Winners demand precision. They need the best. They train to win. They never settle for less than perfection. In few places is it more evident this season than in Denver. For most fans, anything less than a Superbowl victory would be a failure of a season. Peyton Manning is playing the best not only of his career, but of anyone in NFL history up to this point.
Or ask the fans and players in Boston or St. Louis. Are they going to say, “It’s alright if we get swept in the World Series, at least we made it this far.”
Nope. Because they want to be the best. Players, coaches, and a good percentage of fans, punish their bodies to make them faster, stronger and better, all for the sake of victory.
And in Philippians 3, I hear Paul using the same sort of language:
But whatever were gains to me I now consider loss for the sake of Christ. What is more, I consider everything a loss because of the surpassing worth of knowing Christ Jesus my Lord, for whose sake I have lost all things. I consider them garbage, that I may gain Christ and be found in him, not having a righteousness of my own that comes from the law, but that which is through faith in Christ—the righteousness that comes from God on the basis of faith. I want to know Christ—yes, to know the power of his resurrection and participation in his sufferings, becoming like him in his death, and so, somehow, attaining to the resurrection from the dead… but I press on to take hold of that for which Christ Jesus took hold of me. Brothers and sisters, I do not consider myself yet to have taken hold of it. But one thing I do: Forgetting what is behind and straining toward what is ahead, I press on toward the goal to win the prize for which God has called me heavenward in Christ Jesus.
Yet somewhere along the line, we’ve lost this mentality. We’ve settled for ‘just getting by’ theology or a ‘hanging in there’ perspective to life. I know very few Christians who have experienced the life abundant that Jesus promises.
Because somewhere in our history we realized that when Jesus said that there was a cost to following him, we found that to be true, and we decided we wanted the rewards without the work, the benefits without cost.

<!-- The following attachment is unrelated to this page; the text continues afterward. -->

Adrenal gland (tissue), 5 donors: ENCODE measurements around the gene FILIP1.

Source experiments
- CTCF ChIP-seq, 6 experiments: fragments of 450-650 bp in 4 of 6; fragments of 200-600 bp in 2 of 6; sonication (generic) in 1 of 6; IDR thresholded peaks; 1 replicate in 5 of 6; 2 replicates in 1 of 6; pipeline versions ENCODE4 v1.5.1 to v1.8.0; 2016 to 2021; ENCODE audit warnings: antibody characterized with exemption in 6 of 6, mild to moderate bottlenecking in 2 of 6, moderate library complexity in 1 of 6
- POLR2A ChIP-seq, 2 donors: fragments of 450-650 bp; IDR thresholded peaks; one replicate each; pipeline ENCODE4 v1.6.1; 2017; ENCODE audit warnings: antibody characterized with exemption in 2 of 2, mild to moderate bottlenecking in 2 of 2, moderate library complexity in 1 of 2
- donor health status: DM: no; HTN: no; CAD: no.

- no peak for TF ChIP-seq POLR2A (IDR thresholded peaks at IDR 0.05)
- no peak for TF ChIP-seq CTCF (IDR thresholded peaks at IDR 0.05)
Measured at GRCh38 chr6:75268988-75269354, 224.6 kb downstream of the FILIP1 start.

We’ve lost of ‘win it all’ mentality and replaced it with a bland flavorless religion.
We’ve traded away the promises of life abundant for ‘just getting by’.
We’ve settled for stumbling across the finish line instead of standing on the podium.
We’ve reduced the Gospel and the Good News of Jesus to something that (hopefully) happens sometime in the future. Sometime after we die, we get to go to heaven and then the good life can finally start. We’ve counted the cost of following Jesus, determined it to be too high, and have attempted to create a shortcut.
We’ve eliminated discipleship for “saying the prayer” and Kingdom participation for a fantasy land.
And this is why Paul says so many of us are so joyless in our walk. Paul, while imprisoned, wrote of the great joy of following Jesus, because he’s not only committed to living like Jesus, but also suffering like Jesus.
The result: experiencing the resurrection of Jesus.
Paul even calls everything in this world skubalon compared to knowing Jesus. Most translations call it rubbish or garbage, a few call it dung or excrement, best understood, Paul says anything in this world that doesn’t bring him closer to Jesus and the joy of the resurrection is sh!$. He just doesn’t need it.
And you? Where are you in the joy and life abundant that God promised? If you find yourself lacking, maybe it’s because you’re trying to negotiate too much with God, seeking too much blessing and not enough suffering.
There is a cost to following Jesus, but as we see in Paul, it’s all worth it, because everything else is just skubalon.
What did you think? Please chime in below.